Standing at the intersection of Native history, labor, and representation, Picturing Indians presents a vivid portrait of the complicated experiences of Native actors on the sets of midcentury Hollywood Westerns. This behind-the-scenes look at costuming, makeup, contract negotiations, and union disparities uncovers an all-too-familiar narrative of racism and further complicates filmmakers’ choices to follow mainstream representations of “Indianness.”
Liza Black offers a rare and overlooked perspective on American cinema history by giving voice to creators of movie Indians—the stylists, public relations workers, and the actors themselves. In exploring the inherent racism in sensationalizing Native culture for profit, Black also chronicles the little-known attempts of studios to generate cultural authenticity and historical accuracy in their films. She discusses the studios’ need for actual Indians to participate in, legitimate, and populate such filmic narratives. But studios also told stories that made Indians sound less than Indian because of their skin color, clothing, and inability to do functions and tasks considered authentically Indian by non-Indians. In the ongoing territorial dispossession of Native America, Native people worked in film as an economic strategy toward survival.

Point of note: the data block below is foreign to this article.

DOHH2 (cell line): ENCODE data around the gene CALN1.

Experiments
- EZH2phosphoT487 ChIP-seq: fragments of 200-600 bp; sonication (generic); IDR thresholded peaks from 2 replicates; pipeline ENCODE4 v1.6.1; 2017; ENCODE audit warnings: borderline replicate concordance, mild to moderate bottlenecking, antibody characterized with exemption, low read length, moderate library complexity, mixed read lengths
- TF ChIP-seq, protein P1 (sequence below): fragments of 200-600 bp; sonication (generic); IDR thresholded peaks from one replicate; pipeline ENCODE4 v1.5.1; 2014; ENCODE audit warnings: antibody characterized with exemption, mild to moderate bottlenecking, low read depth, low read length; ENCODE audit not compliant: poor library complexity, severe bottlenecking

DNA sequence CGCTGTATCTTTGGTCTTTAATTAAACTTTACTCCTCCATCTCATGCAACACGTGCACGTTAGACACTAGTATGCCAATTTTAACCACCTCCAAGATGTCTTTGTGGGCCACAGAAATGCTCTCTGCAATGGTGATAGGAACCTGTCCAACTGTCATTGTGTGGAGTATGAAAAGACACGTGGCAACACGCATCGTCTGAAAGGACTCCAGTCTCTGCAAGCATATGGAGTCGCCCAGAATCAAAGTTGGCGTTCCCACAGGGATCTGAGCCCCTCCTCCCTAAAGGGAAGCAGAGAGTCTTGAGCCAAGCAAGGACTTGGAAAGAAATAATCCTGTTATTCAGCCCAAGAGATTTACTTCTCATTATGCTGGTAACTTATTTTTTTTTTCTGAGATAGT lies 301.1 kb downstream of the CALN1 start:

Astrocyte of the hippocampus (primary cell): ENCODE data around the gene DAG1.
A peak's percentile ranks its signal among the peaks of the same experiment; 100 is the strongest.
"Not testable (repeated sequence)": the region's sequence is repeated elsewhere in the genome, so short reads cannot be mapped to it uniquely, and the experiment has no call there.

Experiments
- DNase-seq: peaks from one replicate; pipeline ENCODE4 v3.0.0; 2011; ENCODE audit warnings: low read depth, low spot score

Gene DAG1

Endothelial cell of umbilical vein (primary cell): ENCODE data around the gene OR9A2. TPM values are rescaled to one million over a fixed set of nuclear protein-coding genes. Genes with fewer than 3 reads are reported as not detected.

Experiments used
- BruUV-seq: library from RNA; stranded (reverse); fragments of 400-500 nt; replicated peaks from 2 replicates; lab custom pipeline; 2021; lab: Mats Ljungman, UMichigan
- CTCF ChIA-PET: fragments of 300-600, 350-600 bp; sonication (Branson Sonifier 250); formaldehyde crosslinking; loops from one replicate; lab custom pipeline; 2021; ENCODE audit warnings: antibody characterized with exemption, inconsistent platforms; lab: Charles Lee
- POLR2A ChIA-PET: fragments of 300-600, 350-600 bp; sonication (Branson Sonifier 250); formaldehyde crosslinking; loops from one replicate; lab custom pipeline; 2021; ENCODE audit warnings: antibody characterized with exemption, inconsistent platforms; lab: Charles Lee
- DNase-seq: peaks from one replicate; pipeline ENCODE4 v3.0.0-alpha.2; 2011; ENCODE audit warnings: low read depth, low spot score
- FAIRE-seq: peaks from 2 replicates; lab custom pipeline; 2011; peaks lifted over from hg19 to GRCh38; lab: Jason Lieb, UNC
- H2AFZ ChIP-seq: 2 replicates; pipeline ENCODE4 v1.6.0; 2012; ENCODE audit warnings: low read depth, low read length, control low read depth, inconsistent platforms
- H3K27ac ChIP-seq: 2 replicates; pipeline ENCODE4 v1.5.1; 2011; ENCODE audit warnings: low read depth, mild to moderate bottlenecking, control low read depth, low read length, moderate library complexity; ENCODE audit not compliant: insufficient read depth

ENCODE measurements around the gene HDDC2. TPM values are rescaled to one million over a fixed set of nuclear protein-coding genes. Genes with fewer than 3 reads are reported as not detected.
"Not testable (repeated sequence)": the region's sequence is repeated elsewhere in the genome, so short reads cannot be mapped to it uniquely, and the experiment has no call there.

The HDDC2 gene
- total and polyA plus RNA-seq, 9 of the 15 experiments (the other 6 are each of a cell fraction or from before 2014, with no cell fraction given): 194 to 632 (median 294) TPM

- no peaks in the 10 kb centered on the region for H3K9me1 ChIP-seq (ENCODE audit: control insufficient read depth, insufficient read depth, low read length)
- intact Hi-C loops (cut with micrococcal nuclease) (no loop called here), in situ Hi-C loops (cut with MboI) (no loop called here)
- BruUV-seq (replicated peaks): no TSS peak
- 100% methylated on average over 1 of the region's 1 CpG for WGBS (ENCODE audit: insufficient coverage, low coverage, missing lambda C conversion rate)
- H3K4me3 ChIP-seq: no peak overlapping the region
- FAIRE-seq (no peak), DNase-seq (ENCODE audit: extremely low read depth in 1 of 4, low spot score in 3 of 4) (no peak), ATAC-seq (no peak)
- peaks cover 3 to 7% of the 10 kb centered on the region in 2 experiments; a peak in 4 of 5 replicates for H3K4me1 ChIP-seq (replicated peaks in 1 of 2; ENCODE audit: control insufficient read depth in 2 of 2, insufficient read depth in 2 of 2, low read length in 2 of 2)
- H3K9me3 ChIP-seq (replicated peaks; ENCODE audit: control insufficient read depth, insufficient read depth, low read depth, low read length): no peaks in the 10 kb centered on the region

Consulting new primary sources, Black has crafted an interdisciplinary experience showcasing what it meant to “play Indian” in post–World War II Hollywood.